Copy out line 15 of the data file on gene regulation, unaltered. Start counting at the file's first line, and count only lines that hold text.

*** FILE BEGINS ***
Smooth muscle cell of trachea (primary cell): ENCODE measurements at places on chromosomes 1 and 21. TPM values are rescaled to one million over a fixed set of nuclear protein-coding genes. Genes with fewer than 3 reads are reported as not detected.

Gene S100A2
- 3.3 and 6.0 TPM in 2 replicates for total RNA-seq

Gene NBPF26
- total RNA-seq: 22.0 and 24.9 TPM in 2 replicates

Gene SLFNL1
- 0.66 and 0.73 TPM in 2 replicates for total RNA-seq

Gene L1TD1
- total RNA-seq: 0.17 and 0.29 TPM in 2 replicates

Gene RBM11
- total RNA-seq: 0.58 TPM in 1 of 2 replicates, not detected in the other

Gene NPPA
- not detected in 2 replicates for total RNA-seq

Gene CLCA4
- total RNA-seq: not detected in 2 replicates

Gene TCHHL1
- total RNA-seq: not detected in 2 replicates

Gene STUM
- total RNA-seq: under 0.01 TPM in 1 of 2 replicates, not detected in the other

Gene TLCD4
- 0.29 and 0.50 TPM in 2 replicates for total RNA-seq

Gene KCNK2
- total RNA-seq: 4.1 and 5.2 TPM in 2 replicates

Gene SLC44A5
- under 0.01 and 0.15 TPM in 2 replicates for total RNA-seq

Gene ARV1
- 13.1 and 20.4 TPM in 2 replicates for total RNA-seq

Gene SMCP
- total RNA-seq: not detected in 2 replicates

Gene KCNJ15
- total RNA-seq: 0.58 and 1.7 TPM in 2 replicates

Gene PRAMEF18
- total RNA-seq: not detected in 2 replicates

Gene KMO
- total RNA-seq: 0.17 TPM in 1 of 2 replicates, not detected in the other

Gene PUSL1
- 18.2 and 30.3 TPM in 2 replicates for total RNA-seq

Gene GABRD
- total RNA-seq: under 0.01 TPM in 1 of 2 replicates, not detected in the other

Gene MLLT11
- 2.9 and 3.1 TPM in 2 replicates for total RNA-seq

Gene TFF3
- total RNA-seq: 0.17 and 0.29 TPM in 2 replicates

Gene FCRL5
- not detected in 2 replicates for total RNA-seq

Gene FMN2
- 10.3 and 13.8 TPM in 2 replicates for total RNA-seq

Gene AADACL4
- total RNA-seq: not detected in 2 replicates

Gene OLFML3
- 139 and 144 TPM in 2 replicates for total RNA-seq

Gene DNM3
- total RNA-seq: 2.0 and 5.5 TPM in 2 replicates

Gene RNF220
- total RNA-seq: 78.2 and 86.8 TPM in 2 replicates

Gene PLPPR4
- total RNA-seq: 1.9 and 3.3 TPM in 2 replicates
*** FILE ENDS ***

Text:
- total RNA-seq: not detected in 2 replicates